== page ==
VOLA: Tackling the Challenge of Youth Migration in Africa - Lanre Olagunju
If we must go by the World Bank report that says that in Sub Sahara Africa, one out of every two persons daily keeps head above water with less than US $1.25 per day, which is just about N200, and that approximately, 70% live in rural areas, it then becomes easier to see that we can’t remove poverty from the major course of migration in Africa most especially as it affects young people. Living in the city will always rob anyone of the opportunity to clearly validate some of these incredible statistics. And that’s clearly one of the reasons former president, Obasanjo allegedly said in 2003 that Nigerians can afford to pay N100 for a litre of petrol if they can comfortably gulp a bottle of drink for that same amount. What an un-thoughtful statement from one of Nigeria’s greatest general!
The former president’s insensitive statement helps us to realize that many African leaders are absolutely blind to the pulse of the people they govern. That I served as a youth corper in one of the poorest state in northern Nigeria –Jigawa, helped me in putting the poverty problem in Nigeria in proper perspective. In those days, I see young kids who daily rub shoulders with abject poverty and penury paint a picture of how life in Lagos is full of bed of roses, and that helps to explain why we have many beggars and destitute who wander around the city. This is the major reason why some state governors are presently at loggerheads as a result of the unconstitutional deportation and involuntary “porting” of destitute.
Just the same way many of the poor and jobless youths from the north and other parts of the country abandon their rain-fed farmland to hustle around Lagos and other cities in the country; many educated but frustrated youths in the city earnestly seek to move into Europe or other better part of the world to better their lot. And when we look critically, again we realize that the same way many migrant work hard to find work in the new country they migrate to, many of the rural-urban migrant labour tirelessly and fruitlessly in the new cities they find themselves. Since many are unprepared and ill-equipped for the new challenges and risks, crime, violent acts of theft, trafficking, and robbery becomes an alternative.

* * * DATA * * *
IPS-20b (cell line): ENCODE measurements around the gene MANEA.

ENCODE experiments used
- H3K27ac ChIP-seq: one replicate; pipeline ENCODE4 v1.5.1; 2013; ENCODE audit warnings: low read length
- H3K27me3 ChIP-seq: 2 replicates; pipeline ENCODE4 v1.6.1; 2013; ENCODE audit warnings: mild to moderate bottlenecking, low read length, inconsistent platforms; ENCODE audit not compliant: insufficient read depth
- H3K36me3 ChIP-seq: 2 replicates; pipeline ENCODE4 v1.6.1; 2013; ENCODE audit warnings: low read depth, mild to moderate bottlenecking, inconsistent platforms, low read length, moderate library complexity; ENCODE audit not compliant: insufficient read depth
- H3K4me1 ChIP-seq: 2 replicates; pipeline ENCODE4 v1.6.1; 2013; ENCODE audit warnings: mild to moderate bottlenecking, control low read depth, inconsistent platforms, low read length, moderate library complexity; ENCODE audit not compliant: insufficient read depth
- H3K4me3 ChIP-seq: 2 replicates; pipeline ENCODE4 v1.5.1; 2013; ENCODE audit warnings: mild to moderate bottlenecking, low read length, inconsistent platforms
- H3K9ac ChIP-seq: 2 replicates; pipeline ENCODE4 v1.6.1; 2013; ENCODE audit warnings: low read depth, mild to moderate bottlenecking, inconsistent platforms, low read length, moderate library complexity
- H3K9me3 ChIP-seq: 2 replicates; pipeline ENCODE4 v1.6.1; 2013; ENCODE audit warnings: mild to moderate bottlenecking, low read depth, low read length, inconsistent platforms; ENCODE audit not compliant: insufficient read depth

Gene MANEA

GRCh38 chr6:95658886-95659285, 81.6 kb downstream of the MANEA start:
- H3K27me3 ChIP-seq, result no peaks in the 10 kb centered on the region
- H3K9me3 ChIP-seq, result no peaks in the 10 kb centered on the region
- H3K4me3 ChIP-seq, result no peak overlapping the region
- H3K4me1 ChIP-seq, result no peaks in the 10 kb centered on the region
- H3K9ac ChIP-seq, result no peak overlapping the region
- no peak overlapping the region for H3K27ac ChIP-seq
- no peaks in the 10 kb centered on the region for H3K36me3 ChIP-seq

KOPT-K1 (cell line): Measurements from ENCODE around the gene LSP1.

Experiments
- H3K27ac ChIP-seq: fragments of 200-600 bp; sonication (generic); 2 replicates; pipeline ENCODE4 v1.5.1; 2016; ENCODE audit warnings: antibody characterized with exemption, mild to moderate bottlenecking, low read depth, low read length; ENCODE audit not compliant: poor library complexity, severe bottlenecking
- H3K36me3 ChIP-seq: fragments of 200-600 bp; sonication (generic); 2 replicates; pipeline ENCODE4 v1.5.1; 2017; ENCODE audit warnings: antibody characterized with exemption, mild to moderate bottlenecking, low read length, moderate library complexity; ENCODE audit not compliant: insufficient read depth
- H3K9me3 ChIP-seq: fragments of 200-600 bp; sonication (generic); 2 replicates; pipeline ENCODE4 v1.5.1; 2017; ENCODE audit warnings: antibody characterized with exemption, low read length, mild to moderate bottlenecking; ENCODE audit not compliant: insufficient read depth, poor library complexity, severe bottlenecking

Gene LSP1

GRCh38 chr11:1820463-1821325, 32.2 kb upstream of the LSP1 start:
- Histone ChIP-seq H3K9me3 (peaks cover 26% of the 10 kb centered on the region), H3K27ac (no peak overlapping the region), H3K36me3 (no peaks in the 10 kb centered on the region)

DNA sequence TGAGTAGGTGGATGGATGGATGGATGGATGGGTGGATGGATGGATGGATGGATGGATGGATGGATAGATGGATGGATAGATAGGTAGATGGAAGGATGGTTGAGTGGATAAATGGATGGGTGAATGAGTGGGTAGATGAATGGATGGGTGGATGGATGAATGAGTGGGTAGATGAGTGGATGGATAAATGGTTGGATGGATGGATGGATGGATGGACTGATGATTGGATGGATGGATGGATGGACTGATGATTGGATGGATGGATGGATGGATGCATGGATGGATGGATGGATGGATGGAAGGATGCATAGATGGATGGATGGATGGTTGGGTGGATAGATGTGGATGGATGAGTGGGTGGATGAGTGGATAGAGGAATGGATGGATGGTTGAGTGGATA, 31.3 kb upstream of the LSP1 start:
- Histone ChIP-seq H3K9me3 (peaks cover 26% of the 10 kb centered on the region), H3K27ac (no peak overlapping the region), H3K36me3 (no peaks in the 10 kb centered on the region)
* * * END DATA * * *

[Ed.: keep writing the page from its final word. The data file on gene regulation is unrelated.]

According to Amnesty International Report released in June, 2000, in May of the same year, seven Nigerians were beheaded after being convicted for robbing a bank in Saudi Arabia, while three others involved in the same crime had their hands and feed cut off. A year after that, Dr. Dalhatu Sarki Tafida, the High Commissioner of Nigeria to the United Kingdom made it clear that there are too many Nigerians citizens in the United Kingdom surviving through illegal acts involving credit card scams, forgery of immigration papers and the likes. According to him, well over 1,000 Nigerians were locked in prisons as at the time he was appointed the high commissioner.
At this point, it has become crucial that Nigeria and the government of other African nation must through innovation and strategies create a better living condition for its youth so as to dampen the misguided belief that equates life as a bed of roses in Europe and developed nations.
From my one year experience in northern Nigeria, I realized that all government needs to do to discourage urban drift from rural youths is to invest in agriculture, such that it becomes viable and attractive by improving agricultural practices. Truthfully, many of these uneducated youths can escape poverty if returns from their farm produce are enhanced. Presently most rural employments are in small scale agriculture where their involvement mostly includes unpaid farm work instead of being farmers in their own right. Hence they become incapacitated to fuel economic growth and prosperity.
Though migrations in a way add up to brain drain when it involves the flight of large groups of individuals with specific skills and knowledge, yet, migration is not totally a phenomenon with no advantage. There are ways in which Africa can position itself to juice out some of its benefit. The best lecturer I had in my final year in school was a particular woman who left the department at my entry level for studies in the UK, she returned with her Ph.d in my final year and she succeeded at opening my eyes and that of my colleagues to the fresh innovations and the relevance of my course of study as it affects global development.
Lanre Olagunju is an hydrologist turned freelance journalist. An alumnus of the American College of Journalism, Lanre advocates on several international platforms for the prosperity and absolute well-being of the African continent. He is @Lanre_Olagunju on Twitter.